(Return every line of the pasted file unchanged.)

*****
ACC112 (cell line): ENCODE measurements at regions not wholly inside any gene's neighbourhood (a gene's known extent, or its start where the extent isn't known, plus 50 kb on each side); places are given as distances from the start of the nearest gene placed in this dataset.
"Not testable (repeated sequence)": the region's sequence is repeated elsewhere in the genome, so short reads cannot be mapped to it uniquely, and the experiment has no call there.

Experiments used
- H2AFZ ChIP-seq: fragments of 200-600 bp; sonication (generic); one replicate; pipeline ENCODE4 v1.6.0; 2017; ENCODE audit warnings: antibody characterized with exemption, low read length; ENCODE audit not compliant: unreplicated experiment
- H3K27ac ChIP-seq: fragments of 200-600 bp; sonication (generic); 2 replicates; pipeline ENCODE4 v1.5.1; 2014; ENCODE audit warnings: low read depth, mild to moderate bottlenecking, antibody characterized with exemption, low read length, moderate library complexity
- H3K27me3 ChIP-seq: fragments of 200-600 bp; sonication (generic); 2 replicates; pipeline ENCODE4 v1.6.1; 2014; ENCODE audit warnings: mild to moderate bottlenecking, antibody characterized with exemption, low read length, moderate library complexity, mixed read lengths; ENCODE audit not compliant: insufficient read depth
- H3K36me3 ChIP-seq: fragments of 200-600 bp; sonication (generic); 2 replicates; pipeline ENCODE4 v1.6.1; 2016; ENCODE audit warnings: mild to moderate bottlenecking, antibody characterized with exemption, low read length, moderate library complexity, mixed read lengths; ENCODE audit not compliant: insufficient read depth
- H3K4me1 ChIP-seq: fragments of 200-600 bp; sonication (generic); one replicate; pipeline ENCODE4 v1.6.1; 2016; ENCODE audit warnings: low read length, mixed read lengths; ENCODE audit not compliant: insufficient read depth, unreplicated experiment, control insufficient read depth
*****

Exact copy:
ACC112 (cell line): ENCODE measurements at regions not wholly inside any gene's neighbourhood (a gene's known extent, or its start where the extent isn't known, plus 50 kb on each side); places are given as distances from the start of the nearest gene placed in this dataset.
"Not testable (repeated sequence)": the region's sequence is repeated elsewhere in the genome, so short reads cannot be mapped to it uniquely, and the experiment has no call there.

Experiments used
- H2AFZ ChIP-seq: fragments of 200-600 bp; sonication (generic); one replicate; pipeline ENCODE4 v1.6.0; 2017; ENCODE audit warnings: antibody characterized with exemption, low read length; ENCODE audit not compliant: unreplicated experiment
- H3K27ac ChIP-seq: fragments of 200-600 bp; sonication (generic); 2 replicates; pipeline ENCODE4 v1.5.1; 2014; ENCODE audit warnings: low read depth, mild to moderate bottlenecking, antibody characterized with exemption, low read length, moderate library complexity
- H3K27me3 ChIP-seq: fragments of 200-600 bp; sonication (generic); 2 replicates; pipeline ENCODE4 v1.6.1; 2014; ENCODE audit warnings: mild to moderate bottlenecking, antibody characterized with exemption, low read length, moderate library complexity, mixed read lengths; ENCODE audit not compliant: insufficient read depth
- H3K36me3 ChIP-seq: fragments of 200-600 bp; sonication (generic); 2 replicates; pipeline ENCODE4 v1.6.1; 2016; ENCODE audit warnings: mild to moderate bottlenecking, antibody characterized with exemption, low read length, moderate library complexity, mixed read lengths; ENCODE audit not compliant: insufficient read depth
- H3K4me1 ChIP-seq: fragments of 200-600 bp; sonication (generic); one replicate; pipeline ENCODE4 v1.6.1; 2016; ENCODE audit warnings: low read length, mixed read lengths; ENCODE audit not compliant: insufficient read depth, unreplicated experiment, control insufficient read depth